Abstract: The FDA recently approved irradiation treatment of leafy greens such as spinach up to 1 kGy; however, it is important to reduce the dose required to decontaminate the produce while maintaining its quality. Thus, the objectives of this study were: (1) to assess the radiation sensitivities of Salmonella spp. and Listeria spp. inoculated in ready-to-eat baby spinach leaves under modified atmosphere packaging (MAP) and irradiated using a 1.35-MeV Van de Graff accelerator (the leaves were irradiated both at room temperature and at –5 °C); and (2) to understand and optimize the synergistic effect of MAP and irradiation by studying the radiolysis of ozone formation under different temperatures, the effect of dose rate on its formation, and its decomposition. Results showed that increased concentrations of oxygen in the packaging significantly increased the radiation sensitivity of the test organisms, ranging from 7% up to 25% reduction in D10-values. In particular, radiosensitization could be effected (P < 0.05) by production of ozone, which increases with increasing dose-rate and oxygen concentration, and reducing temperatures. Radiosensitization was demonstrated for both microorganisms with irradiation of either fresh or frozen (−5 °C) baby spinach. These results suggest that low-dose (below 1 kGy) e-beam radiation under modified atmosphere packaging (100% O2 and N2: O2[1 : 1]) may be a viable tool for reducing microbial populations or eliminating Salmonella spp. and Listeria spp. from baby spinach. A suggested treatment to achieve a 5-log reduction of the test organisms would be irradiation at room temperature under 100% O2 atmosphere at a dose level of 0.7 kGy.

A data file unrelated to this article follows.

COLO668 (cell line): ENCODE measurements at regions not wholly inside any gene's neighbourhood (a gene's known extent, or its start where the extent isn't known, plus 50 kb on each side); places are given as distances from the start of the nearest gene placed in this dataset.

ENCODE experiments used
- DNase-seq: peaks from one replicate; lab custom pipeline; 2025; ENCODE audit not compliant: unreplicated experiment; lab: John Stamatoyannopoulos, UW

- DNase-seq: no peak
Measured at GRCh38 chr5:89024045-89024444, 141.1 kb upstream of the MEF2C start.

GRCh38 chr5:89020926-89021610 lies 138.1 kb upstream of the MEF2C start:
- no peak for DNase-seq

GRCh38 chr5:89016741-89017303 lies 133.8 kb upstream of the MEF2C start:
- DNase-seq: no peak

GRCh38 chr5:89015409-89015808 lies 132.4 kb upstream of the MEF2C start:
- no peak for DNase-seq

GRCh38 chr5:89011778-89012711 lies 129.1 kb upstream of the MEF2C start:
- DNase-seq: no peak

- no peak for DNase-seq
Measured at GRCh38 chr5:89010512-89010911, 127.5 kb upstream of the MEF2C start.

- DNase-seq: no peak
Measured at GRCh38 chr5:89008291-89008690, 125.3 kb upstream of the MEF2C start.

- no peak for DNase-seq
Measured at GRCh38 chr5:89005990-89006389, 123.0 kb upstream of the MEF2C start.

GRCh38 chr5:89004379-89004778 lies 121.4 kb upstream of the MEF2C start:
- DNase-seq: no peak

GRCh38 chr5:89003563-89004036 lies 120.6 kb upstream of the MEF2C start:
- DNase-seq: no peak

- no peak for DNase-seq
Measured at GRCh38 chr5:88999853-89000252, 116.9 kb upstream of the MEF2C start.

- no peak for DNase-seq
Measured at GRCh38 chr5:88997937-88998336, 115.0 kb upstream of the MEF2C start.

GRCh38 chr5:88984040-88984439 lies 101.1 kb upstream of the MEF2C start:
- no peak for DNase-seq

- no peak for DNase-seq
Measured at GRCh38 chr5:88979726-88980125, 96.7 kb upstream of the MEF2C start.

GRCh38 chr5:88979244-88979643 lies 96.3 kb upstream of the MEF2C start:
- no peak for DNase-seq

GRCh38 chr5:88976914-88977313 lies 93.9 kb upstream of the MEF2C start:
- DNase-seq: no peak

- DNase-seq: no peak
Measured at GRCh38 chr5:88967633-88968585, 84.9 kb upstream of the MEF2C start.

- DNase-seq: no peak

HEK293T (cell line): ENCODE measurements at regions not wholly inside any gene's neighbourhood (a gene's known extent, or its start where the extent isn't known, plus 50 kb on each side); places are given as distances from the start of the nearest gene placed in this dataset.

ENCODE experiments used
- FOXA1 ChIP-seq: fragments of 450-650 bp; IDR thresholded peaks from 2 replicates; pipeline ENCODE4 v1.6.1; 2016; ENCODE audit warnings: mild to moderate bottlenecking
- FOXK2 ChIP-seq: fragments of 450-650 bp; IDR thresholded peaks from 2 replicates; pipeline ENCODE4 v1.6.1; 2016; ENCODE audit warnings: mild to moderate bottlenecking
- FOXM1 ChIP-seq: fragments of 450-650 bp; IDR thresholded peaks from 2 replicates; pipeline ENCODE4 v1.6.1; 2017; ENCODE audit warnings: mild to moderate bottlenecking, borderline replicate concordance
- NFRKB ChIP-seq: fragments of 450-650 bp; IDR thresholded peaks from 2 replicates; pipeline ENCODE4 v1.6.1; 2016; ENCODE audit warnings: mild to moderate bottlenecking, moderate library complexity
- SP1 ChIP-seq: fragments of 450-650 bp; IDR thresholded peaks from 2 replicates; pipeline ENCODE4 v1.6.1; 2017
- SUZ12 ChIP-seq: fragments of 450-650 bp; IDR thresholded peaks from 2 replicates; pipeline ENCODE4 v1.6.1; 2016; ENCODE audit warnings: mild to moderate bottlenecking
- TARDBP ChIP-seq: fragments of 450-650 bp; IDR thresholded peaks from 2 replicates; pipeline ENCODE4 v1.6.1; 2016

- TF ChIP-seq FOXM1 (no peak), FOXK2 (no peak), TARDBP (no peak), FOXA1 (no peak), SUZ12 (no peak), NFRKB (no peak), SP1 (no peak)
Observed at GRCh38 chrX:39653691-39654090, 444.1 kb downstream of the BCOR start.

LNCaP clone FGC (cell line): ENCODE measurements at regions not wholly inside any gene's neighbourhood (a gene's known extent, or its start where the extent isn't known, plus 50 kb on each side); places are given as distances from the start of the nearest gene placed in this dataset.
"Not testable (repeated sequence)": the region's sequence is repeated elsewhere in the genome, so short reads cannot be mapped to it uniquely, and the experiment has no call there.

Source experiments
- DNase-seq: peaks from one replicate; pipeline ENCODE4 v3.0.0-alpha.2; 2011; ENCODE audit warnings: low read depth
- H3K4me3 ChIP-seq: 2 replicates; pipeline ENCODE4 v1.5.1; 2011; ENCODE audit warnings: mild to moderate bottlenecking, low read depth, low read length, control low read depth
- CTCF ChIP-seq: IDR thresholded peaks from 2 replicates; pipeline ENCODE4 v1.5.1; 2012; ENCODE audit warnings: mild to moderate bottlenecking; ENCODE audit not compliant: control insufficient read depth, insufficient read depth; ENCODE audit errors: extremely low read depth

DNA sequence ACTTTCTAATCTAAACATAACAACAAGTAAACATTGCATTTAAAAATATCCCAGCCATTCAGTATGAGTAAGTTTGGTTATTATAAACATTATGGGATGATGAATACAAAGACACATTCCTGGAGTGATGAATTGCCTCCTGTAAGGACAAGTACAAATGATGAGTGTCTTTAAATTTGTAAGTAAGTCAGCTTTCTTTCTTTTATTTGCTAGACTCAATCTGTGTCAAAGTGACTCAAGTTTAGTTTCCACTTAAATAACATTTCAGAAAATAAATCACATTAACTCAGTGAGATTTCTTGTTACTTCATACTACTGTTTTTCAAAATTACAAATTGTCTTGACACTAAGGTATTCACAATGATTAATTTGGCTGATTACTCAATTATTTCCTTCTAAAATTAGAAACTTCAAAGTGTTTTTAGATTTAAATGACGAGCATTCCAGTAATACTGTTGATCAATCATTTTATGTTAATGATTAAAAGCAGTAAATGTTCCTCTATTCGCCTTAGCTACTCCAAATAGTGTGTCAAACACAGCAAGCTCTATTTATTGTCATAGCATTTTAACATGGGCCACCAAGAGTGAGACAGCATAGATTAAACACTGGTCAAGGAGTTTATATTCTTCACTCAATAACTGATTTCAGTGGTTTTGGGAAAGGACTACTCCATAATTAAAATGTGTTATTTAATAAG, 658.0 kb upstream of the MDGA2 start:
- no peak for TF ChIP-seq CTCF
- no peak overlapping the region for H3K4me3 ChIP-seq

Practical Application: Decontamination of minimally processed fruits and vegetables from food-borne pathogens presents technical and economical challenges to the produce industry. Internalized microorganisms cannot be eliminated by the current procedure (water-washed or treated with 200-ppm chlorine). The only technology available commercially is ionizing radiation; however, the actual radiation dose required to inactivate pathogens is too high to be tolerated by the product without unwanted changes. This study shows a new approach in using MAP with 100% O2, which is converted to ozone to radiosensitize pathogens while improving the shelf life of minimally processed fruits and vegetables. The process results in a high level of microorganism inactivation using lower doses than the conventional irradiation treatments.